Concern over high credit card fees paid by merchants is not a new issue, particularly for those in the convenience store and petroleum retail space. But now that you can use your credit or debit card to purchase a pack of chewing gum, a newspaper from a vending machine and rent a movie from a kiosk, retailers are increasingly paying attention to how credit card transaction fees can take a large bite out of the profit on small transactions.
The term “micropayment” originated with e-commerce and meant payments for items less than one cent as content providers were looking for a way to charge for page views rather than accept advertising. More recently, the term has been used to mean small transactions, typically a dollar or less.
iTunes, which charges between 99 cents and $1.29 for songs, bills customers on a weekly basis, presumably to aggregate charges and minimize interchange fees.
The brouhaha around small or micro payments has been the interchange fees, which is the fees charged by card issuers like MasterCard or Visa on each transaction. Interchange fee structures can be complicated, with a flat fee plus a percentage of the transaction based on several different factors. For small payments, the percentage is not the issue, the flat fee is.
Recently I spoke with Eric Hoersten, vice president of information technology for redbox, which rents DVDs through a kiosk for $1 per night at various grocery store and McDonalds locations throughout the U.S. He explained to me the challenge of a fee structure that does not lend itself to lower ticket items.
For example, if the fixed fee is 15 cents per transaction, it’s 15% of a $1 transaction versus .005% of a $30 transaction. And that’s not counting the percentage of the transaction, which can be an additional two to three percent. This can make charging for low cost items prohibitive.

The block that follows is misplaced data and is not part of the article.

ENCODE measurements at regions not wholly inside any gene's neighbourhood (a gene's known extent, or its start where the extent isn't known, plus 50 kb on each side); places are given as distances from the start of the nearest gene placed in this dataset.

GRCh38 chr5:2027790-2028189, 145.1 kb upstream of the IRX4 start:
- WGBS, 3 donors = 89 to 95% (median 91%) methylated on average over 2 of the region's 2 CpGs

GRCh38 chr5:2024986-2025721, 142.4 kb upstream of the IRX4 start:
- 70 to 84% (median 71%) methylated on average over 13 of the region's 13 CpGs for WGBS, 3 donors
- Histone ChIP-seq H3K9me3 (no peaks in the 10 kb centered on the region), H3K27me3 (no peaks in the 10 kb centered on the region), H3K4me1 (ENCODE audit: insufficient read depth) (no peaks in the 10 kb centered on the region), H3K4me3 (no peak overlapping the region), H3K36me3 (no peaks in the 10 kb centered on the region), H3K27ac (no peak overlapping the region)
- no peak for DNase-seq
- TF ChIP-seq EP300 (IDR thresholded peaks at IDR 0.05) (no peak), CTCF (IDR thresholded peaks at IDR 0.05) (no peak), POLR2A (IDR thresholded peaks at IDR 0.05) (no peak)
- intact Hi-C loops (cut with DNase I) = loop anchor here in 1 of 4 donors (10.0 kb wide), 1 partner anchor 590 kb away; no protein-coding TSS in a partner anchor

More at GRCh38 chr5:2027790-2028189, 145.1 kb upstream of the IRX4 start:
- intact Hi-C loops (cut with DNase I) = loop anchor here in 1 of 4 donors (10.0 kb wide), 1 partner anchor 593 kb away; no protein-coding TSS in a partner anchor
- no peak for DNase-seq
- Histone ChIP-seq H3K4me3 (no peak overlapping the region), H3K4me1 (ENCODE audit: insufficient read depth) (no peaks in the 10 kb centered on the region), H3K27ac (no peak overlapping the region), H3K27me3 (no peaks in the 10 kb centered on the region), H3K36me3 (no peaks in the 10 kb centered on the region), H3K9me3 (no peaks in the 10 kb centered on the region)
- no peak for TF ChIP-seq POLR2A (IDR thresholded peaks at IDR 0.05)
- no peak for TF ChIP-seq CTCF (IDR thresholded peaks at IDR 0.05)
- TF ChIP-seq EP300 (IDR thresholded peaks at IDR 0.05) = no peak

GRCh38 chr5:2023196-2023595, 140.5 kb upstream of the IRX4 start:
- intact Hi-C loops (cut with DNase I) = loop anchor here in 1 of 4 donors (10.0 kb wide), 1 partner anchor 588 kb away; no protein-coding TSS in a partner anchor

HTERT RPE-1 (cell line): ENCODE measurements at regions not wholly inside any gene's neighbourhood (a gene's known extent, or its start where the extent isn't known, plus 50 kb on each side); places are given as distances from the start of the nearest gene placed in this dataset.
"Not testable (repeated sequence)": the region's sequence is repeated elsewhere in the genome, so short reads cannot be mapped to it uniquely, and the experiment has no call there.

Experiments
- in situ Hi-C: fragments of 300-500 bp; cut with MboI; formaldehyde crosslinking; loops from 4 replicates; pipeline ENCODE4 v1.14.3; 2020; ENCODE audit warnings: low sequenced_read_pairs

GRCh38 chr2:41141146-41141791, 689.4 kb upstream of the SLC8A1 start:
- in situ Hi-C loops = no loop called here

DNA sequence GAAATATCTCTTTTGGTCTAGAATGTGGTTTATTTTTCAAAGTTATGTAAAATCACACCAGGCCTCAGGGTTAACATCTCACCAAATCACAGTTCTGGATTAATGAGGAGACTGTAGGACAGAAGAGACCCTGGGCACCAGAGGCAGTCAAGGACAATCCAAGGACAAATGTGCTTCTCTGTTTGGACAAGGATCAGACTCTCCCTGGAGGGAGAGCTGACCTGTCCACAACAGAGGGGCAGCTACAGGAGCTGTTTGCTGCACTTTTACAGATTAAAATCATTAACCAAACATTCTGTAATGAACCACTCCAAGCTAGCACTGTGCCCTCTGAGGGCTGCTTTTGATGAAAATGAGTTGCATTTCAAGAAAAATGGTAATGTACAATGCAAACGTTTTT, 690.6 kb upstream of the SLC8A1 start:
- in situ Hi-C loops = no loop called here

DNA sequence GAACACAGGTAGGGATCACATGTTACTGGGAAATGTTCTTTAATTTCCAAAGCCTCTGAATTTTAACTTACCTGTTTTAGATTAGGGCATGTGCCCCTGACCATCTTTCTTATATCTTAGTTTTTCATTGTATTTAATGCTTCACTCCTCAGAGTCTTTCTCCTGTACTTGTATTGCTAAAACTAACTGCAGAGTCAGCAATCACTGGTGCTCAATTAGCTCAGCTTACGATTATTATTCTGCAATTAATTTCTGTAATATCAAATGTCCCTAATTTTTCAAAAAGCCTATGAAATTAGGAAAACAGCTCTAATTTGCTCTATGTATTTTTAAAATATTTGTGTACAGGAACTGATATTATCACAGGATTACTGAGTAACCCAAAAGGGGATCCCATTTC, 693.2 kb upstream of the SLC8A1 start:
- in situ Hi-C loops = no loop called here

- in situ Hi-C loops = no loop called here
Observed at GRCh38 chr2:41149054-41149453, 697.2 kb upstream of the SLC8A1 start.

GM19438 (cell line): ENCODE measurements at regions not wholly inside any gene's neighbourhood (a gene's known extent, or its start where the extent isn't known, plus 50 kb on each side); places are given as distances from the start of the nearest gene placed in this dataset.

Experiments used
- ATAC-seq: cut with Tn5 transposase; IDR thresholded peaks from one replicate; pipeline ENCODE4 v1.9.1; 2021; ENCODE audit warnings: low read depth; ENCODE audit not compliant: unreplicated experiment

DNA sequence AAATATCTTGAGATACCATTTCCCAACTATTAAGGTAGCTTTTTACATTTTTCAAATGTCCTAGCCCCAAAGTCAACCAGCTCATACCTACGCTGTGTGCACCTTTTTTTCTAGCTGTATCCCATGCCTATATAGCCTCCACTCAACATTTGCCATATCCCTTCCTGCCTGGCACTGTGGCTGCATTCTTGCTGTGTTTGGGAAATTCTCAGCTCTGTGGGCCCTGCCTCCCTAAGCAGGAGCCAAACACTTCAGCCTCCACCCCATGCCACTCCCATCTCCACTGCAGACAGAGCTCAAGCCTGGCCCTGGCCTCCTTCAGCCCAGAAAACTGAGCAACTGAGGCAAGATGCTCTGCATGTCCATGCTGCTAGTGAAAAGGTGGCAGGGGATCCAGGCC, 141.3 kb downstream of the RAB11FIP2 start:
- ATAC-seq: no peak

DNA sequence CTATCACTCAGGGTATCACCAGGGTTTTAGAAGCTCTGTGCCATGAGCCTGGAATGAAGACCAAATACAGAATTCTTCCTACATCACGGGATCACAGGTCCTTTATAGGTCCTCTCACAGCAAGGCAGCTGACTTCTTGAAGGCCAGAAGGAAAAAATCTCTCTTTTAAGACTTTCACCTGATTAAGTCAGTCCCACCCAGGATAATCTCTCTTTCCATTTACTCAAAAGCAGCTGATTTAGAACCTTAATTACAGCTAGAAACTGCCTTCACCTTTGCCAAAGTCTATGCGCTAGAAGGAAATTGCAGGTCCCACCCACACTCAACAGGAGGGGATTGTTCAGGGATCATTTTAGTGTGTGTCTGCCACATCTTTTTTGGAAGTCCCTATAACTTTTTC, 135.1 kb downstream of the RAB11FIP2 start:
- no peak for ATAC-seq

Hoersten believes that more retailers would leverage a cashless transaction if the fees weren’t so steep. This is ironic considering that the major card providers are pushing for more of a cashless society. The move to contactless cards is one more way to make it easier to pay with cards instead of cash. Hoersten thinks that retailers want to go more cashless since handling cash has challenges of its own and in redbox’s case, they need that credit card number in case the DVD is not returned.
I asked Hoersten if he had any tips for other kiosk deployers who accept credit cards for small payments. He said that how you are classified by the card issuer is important since some categories have lower fees than others.
- Pay attention to the fees that are assessed
- Look at how these fees are applied
- Different types of processors can have different fees so search for one that has the best fee
- Have a comprehensive view of the situation before entering that market
- Interchange fees are “the deciding factor” for the category you’re in
He also pointed out that new technology and market conditions have lowered the cost. For example:
- New communication options exist, such as cellular or IP/internet-based connections, instead of the traditional costly and slow land line.
- Terminals and leased lines are cheaper than they used to be.
- There is a greater ability for companies to accept credit cards and set up a merchant account.
Hoersten says that the self-service industry needs to join in the fight to lobby for fees that are not as prohibitive. He holds out hope that interchange fees will go down or that card issuers will release a rate structure that is more accommodating.
“In the micropayments space,” he says, “every penny makes a big difference.”